Is “Days on Market” (DOM) Important?
The answer is…..sometimes. The number one cause of a high DOM is overpricing. The seller may be misinformed about pricing conditions in their market sector or the overpricing may be intentional. Some sellers like to price high and “test the market” to see what they can get. It is very difficult to facilitate a sale with an unmotivated seller!
There are other causes though, so buyers shouldn’t shy away from properties with a high DOM. Sometimes the property isn’t available to show because of renters or some other factor. A property can be in bad shape and not be showing enough. It can also be that a property is not being marketed in the right way for the type of listing it is. None of those factors make the property less desirable at the right price, just hard to find and get into.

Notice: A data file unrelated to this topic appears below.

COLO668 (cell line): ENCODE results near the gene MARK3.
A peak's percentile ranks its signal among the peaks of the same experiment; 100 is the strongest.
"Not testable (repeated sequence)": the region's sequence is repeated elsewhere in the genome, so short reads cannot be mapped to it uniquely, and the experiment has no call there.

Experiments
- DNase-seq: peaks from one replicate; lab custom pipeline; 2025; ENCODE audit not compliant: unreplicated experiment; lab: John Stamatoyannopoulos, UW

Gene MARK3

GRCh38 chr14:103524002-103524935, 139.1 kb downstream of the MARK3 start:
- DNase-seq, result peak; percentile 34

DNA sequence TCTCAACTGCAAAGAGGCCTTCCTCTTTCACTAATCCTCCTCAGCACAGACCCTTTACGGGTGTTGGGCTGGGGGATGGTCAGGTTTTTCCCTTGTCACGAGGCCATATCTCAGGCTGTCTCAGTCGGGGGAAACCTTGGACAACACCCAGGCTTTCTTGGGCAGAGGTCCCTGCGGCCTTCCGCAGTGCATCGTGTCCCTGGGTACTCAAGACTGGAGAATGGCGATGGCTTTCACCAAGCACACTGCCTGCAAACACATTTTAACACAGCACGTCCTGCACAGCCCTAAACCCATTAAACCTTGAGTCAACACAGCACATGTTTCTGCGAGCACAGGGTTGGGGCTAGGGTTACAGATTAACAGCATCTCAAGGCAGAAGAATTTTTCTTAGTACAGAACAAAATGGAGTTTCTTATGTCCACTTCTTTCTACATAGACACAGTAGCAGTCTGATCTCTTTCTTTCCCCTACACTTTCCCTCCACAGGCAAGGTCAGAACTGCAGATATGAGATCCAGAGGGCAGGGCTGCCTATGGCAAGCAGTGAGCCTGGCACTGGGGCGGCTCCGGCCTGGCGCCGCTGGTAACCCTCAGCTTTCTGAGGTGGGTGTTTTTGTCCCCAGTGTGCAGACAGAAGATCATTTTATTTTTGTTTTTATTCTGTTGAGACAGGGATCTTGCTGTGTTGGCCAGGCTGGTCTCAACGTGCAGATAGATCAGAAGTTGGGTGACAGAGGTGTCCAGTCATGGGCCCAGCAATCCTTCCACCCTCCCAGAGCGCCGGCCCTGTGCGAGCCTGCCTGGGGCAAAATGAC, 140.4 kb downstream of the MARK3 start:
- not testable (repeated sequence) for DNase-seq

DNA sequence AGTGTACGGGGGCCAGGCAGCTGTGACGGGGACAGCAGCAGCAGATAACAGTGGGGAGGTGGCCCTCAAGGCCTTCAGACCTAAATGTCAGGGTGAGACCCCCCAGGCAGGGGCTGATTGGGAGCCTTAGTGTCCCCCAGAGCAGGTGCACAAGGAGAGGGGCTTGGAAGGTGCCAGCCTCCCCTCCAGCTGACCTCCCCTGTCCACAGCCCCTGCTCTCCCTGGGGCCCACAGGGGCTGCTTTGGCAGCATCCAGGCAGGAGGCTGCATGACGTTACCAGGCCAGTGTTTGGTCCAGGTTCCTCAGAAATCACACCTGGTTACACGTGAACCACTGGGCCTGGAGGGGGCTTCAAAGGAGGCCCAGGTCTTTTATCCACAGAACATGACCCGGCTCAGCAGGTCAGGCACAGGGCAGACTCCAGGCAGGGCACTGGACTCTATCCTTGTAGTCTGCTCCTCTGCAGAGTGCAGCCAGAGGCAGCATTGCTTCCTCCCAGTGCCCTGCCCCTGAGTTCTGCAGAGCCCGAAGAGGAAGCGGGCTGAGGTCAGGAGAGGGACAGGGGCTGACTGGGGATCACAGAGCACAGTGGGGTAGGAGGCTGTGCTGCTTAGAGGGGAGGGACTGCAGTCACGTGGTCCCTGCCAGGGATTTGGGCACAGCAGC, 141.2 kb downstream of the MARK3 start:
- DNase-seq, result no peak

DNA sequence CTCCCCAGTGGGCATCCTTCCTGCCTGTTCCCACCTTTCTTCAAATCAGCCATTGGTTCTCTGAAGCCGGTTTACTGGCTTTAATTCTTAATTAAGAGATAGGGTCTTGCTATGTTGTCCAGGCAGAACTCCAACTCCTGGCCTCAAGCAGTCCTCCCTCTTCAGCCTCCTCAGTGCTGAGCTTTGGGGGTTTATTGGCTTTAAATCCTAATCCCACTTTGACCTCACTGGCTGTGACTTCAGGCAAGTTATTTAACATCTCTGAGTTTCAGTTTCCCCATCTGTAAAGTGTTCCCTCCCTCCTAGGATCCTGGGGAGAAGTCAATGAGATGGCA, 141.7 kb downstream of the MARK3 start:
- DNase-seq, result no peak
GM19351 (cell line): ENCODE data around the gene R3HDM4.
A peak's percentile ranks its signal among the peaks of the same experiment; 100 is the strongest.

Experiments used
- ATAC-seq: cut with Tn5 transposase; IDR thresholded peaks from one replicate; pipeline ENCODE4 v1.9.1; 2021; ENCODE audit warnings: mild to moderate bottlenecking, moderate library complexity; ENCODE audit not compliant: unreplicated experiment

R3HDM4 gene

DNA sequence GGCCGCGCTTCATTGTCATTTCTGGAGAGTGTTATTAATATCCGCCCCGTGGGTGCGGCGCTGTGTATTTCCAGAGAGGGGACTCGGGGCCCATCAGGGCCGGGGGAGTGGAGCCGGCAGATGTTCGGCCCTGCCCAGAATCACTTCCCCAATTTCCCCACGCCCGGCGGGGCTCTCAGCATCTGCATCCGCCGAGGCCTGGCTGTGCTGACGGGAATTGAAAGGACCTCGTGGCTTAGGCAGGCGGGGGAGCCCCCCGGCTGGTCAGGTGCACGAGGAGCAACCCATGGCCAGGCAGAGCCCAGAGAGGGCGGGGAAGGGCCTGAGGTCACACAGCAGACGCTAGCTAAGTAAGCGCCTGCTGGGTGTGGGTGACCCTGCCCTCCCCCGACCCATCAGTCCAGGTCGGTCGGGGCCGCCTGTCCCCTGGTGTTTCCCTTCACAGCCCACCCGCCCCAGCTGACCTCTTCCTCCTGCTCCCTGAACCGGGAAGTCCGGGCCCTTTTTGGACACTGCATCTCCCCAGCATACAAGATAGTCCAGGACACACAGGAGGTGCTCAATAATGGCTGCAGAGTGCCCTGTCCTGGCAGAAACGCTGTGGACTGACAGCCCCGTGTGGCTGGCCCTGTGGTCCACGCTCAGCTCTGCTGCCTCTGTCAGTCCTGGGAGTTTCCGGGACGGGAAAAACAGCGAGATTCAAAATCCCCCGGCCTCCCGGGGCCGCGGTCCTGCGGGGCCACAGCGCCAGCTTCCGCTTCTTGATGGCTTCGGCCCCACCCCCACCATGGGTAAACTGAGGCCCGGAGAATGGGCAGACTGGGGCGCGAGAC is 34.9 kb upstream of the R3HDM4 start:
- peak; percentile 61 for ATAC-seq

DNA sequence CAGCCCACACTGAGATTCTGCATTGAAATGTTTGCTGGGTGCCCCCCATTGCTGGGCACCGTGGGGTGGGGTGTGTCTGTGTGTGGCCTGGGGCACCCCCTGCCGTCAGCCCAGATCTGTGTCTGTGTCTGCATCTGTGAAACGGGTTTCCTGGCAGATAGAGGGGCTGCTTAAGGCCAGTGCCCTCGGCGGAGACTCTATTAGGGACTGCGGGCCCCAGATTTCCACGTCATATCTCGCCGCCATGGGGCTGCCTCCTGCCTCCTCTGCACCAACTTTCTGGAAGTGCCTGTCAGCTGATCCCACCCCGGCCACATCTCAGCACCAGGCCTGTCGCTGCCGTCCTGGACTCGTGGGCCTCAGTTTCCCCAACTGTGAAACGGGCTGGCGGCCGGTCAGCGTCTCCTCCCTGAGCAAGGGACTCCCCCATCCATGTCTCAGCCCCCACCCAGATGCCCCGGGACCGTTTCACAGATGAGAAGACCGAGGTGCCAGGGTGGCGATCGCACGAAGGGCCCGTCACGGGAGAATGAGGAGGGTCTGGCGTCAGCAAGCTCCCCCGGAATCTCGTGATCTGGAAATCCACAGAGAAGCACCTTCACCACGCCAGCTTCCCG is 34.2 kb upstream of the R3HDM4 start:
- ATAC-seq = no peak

Statistics can be tricky if the factors underlying them are not known. The average DOM for residential sales in our MLS over the last 12 months has been 253, but that number would have been significantly lower if the Deepwater Horizon Oil Spill had not occurred in April. The market was chugging back to life and the Oil Spill caused it to go cold. The Deepwater Horizon effect showed in June with no sales in the entire month and then very low sales all the way through the fall.
Once the spill was contained and people became more confident in the condition of the coast, sales rebounded in December with 11 closings in the MLS. Even with the oil spill DOM in 2010 at 280 was lower than DOM in 2009 at 309. Another sign we may be "bouncing" off the bottom!